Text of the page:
Life in the senior community went well for a while until things began unraveling. There was a power struggle over the library: readers vs. socializers. There was an argument. Things changed. Mom changed. She started saying things so outrageous that sometimes I’d have to leave to keep from saying something I knew I’d regret. We were confused. Was it a mental illness? Was it dementia? Was she having strokes? As we set out to find the underlying cause of the change, mental deficiencies evolved into physical deficiencies. 

She had an accident in the laundry room–bumped into a chair propping open a hydraulic-hinged door. The door closed, hitting her right shoulder. We never could figure out exactly how it happened because her account of the story was always a little jumbled. She had x-rays that showed no injury. She followed up with doctors who couldn’t find any physical signs of impact. Along the way, she quit using her right arm altogether. She talked constantly about being in pain, but the focus of her pain traveled from arm to shoulder to back to hip to feet and around again. None of her pain medications helped.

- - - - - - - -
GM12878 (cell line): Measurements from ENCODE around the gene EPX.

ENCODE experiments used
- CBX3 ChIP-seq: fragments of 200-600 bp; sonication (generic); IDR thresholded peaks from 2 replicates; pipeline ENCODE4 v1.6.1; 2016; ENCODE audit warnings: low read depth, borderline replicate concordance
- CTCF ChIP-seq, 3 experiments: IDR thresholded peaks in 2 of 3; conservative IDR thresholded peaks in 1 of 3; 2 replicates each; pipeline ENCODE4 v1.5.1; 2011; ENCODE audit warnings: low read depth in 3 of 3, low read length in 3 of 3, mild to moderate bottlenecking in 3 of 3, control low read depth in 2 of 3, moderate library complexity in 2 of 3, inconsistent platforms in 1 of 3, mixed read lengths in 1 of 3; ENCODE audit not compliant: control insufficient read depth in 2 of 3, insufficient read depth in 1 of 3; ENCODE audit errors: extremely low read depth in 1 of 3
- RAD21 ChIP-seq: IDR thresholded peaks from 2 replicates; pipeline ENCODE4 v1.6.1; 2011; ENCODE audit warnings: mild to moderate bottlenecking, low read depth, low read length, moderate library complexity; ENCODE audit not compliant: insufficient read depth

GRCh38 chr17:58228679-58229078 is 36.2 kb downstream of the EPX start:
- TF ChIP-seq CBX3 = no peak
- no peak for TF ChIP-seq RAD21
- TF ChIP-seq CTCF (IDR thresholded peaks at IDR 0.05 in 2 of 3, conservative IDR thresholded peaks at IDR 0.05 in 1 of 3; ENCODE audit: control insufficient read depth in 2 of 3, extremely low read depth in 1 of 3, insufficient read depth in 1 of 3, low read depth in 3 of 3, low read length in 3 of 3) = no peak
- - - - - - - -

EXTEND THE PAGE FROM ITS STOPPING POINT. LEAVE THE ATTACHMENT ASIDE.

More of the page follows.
The medical professionals were as flummoxed as we were. The injury was followed by colds; colds turned into long-term stomach ailments. She refused to go to the dining room for meals, saying she had an upset stomach. She refused dining room delivery of food to her apartment. (We later discovered she’d ordered food from several different restaurants during the course of her digestive woes.) She claimed the housekeeper quit coming to clean. (The housekeeping had come by her apartment twice the day Mom made that claim.) I cleaned her apartment for her. She got upset. 

We called in more doctors, but before we could figure out the underlying physical ailment, she fell. 

The night she fell her spiral of decline tightened, both mentally and physically. The ED visit turned into an outpatient stay for observation, which turned into a visit to rehab. Rehab led back to the hospital, thanks to a raging UTI. The UTI treatment resulted in C.diff.  C.diff under control, she went back to rehab. The back-and-forth between hospital and rehab lasted about a month. She quit eating and refused to drink unless the water was ice cold. The straws were too short for the cups at rehab, so I ordered her longer straws. She still wouldn’t drink water on her own, so CNAs and nurses helped us make sure she was drinking throughout the day.